There’s similar thinking at Technogym’s headquarters in Cesena, Italy, with signs on the lifts urging staff to ‘Take the stairs to burn more calories’. Indeed, the design of this futuristic building has wellness running throughout, from its use of natural light and air to its active meeting places and extensive fitness facilities (see HCM Jan 13, p44).

In the US, Delos has gone a step further in the residential market, developing a holistic Well Building Standard based on seven design categories – including light, fitness, water, nourishment and mind – that impact on 12 aspects of human health such as metabolism, longevity and cognition (see p80).

Also in the US, New York’s Center for Active Design has been set up to encourage greater physical movement for users within buildings; to support a safe, vibrant environment for pedestrians and cyclists, with more inviting streetscapes; and to shape play and activity spaces for people of all ages, interests and abilities (see HCM Oct 13, p17).

In line with this thinking, the Open Streets Project has seen streets across the US temporarily closed for walking, biking and playing (see HCM Sept 13, p20); South American cities such as Bogotá have implemented similar projects. And then there’s the ‘pop-up’ trend, which sees temporary fitness offerings set up in public spaces (see HCM Sept 13, p59).

So the inspiration is out there, from small initiatives to grand design thinking. The challenge now is to put politics aside and bring all this together into an exciting new wellness city concept for the UK.

Sign up here to get HCM's weekly ezine and every issue of HCM magazine free on digital.
https://www.leisureopportunities.co.uk/images/HCM2014_2editor.gif
The health and fitness sector is being presented with a once in a lifetime opportunity to create 'wellness cities', says Kate Cracknell
Kate Cracknell,Wellness cities, wellness, Turning the Tide of Inactivity, staircase, active cities, architecture, urban design, walking, cycling, Open Streets
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HCM editor, Liz Terry, has launched a Parliamentary Petition calling for gyms to be in ...
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Resistance training is just as beneficial for men and women over the age of 50, ...
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Fitness, sport and leisure sector professionals who have continued to deliver services to their communities ...
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A national survey has launched to chart the mental health of the fitness and physical ...
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One of England's highest ranking police officers has called on government ministers to clearly define ...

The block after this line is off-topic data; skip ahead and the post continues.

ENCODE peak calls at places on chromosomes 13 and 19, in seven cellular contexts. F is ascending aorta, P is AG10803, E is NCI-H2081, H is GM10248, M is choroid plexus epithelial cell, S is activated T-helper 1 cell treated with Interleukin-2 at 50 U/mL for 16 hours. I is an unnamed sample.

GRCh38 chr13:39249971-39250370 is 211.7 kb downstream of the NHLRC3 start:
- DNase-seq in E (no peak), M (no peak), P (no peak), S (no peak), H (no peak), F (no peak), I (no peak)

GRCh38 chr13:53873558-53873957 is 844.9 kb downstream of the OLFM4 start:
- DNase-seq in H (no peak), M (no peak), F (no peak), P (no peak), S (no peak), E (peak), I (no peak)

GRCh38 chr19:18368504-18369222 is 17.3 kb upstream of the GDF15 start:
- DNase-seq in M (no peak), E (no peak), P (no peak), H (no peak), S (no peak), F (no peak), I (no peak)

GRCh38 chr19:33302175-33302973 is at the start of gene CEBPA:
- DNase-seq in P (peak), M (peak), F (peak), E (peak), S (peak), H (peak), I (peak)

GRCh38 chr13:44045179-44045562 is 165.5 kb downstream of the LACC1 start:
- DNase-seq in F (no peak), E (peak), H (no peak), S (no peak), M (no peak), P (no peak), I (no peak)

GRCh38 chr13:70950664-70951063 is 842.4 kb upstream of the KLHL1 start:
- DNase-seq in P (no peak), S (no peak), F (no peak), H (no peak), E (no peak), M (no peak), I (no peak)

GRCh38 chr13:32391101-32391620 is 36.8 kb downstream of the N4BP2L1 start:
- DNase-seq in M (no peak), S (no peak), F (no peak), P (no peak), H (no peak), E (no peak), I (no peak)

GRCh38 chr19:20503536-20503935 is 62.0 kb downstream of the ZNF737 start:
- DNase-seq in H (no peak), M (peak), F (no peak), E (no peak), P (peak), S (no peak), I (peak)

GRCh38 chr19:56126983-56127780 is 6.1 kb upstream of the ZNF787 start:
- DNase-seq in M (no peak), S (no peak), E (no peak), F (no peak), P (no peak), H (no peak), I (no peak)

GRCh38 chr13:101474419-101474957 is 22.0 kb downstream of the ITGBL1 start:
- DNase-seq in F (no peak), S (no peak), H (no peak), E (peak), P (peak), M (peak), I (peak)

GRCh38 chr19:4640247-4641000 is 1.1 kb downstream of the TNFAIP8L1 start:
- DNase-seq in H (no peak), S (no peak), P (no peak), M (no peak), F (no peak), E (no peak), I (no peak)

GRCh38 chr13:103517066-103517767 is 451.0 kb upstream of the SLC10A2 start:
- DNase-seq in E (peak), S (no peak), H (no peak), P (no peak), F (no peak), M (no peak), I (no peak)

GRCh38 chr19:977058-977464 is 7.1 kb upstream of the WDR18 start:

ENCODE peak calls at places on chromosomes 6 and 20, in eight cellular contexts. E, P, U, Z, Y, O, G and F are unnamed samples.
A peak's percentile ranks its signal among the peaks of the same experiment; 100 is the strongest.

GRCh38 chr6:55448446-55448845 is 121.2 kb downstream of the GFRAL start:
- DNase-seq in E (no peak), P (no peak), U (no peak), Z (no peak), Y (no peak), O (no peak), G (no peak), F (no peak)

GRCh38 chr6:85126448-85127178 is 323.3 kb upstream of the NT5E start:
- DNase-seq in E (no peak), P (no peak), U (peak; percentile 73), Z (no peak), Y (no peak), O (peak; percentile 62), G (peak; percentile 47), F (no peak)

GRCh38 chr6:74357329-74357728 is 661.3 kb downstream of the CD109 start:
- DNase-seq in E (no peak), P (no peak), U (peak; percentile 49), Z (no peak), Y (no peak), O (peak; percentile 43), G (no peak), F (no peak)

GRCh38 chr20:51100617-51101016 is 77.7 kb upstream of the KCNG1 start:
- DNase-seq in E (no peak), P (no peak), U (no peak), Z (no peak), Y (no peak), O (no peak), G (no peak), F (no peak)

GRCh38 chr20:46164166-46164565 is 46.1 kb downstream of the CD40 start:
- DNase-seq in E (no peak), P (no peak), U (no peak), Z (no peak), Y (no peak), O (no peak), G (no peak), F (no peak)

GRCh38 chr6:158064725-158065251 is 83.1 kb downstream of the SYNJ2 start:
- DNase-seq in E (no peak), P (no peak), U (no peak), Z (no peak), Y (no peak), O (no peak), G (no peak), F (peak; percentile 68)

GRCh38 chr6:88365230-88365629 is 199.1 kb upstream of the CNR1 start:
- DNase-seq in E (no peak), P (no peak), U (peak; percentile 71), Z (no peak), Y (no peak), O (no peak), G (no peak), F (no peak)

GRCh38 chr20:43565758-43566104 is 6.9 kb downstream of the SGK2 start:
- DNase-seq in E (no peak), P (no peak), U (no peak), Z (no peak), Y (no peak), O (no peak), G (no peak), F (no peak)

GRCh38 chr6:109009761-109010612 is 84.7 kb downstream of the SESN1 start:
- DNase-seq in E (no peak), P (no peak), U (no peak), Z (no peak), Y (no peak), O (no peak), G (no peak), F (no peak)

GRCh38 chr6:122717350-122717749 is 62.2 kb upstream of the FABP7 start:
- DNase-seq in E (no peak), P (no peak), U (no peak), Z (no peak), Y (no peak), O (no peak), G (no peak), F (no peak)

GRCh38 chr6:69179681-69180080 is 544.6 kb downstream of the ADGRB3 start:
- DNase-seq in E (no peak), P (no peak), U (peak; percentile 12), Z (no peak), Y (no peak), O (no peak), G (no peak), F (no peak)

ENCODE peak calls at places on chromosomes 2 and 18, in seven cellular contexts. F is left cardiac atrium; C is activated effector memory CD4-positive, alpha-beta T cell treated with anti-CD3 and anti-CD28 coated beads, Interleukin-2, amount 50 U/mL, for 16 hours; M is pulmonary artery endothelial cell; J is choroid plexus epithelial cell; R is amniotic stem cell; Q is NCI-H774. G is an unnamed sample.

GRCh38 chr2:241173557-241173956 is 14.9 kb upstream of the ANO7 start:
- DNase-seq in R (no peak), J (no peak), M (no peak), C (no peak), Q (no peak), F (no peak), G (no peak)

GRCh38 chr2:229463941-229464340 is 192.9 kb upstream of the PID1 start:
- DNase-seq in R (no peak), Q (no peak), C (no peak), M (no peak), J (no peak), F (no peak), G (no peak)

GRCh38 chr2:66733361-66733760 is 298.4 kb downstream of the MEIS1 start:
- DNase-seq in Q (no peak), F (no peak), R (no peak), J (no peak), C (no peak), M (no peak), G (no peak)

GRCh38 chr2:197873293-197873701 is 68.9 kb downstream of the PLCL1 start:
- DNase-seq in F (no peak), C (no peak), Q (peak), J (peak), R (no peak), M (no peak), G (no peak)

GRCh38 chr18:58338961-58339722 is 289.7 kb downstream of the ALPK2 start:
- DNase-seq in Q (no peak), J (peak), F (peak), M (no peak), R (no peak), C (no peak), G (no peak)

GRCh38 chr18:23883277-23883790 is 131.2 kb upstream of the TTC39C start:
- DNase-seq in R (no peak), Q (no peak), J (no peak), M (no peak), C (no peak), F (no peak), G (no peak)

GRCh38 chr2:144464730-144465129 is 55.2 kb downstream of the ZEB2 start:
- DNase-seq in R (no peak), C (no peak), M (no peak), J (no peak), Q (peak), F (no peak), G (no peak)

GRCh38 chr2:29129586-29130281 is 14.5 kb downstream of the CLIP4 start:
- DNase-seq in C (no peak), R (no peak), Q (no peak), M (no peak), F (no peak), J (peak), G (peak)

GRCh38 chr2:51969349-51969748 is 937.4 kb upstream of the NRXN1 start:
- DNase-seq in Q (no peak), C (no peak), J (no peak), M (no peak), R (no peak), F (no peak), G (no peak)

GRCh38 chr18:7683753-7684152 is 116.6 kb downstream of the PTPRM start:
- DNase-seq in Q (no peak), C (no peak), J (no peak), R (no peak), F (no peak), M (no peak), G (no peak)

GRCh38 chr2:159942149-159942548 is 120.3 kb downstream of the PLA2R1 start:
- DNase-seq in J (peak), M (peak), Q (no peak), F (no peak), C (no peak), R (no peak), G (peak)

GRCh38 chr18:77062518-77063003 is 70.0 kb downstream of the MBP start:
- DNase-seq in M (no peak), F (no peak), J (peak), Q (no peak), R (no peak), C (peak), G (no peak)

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Virtuagym, a leading provider of fitness technology for gyms and trainers, has announced the launch ...
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Fitness First has launched a new free digital fitness hub, offering users a wide range ...
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promotion
This free webinar on 26 January will see our panellists reflect on the changes to work in 2020, and their priorities for 2021.
Opinion: 2021 is the year to prioritise global culture
Featured supplier news
Featured supplier: Funxtion collaborates with global experts on white paper exploring digital in the future of fitness
In collaboration with ukactive, FunXtion has driven a global discussion with some of the world’s leading fitness operators and influencers, exploring how digitalisation will influence the delivery of fitness services and products moving forwards.
Featured supplier news
Featured supplier: Storytelling - the future of fitness content
Heading into 2021, storytelling will be a key trend among fitness content creators and connected fitness providers, as the industry recognises its potential to unlock ultra- engaging experiences that boost retention.
Video Gallery
Mywellness App 5.0
Technogym
Mywellness helps you assess customer needs, provide great workouts and programmes, guarantee a training spot on the gym floor, offer group training, track indoor and outdoor workouts - even with 3rd party apps. Read more
More videos:
Company profiles
Company profile: Keiser UK Ltd
Keiser began its history of visionary sports science leadership over 40 years ago, rejecting the ...
Company profiles
Company profile: Xn Leisure Systems Ltd
Xn Leisure is a provider of cutting-edge health and fitness software, offering exceptional service to ...
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Click on a catalogue to view it online
Directory
Management software
Premier Software Solutions: Management software
Lockers/interior design
Safe Space Lockers Ltd: Lockers/interior design
Trade associations
International SPA Association - iSPA: Trade associations
Fitness equipment
Octane Fitness: Fitness equipment
Skincare
Sothys: Skincare
Fitness Software
FunXtion International BV: Fitness Software
Exercise equipment
EXF Fitness Equipment: Exercise equipment
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Red Light Therapy
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11 - 25 Union St, London SE1 1SD
Bankside Open Spaces Trust
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Waltham Abbey, Essex
Lee Valley Regional Park Authority
Property & Tenders
Diary dates
02-04 Feb 2021
Ericsson Exhibition Hall, Ricoh Arena, Coventry, United Kingdom
Diary dates
23-26 Feb 2021
IFEMA, Madrid, Spain
Diary dates
03-04 Mar 2021
NEC, Birmingham, United Kingdom
Diary dates
03-06 Jun 2021
Expo Centre & Riviera di Rimini, Italy
Diary dates
16-17 Jun 2021
ExCeL London, London, United Kingdom
Diary dates
21-24 Sep 2021
Messe Stuttgart, Germany
Diary dates
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tbc, Dunedin, New Zealand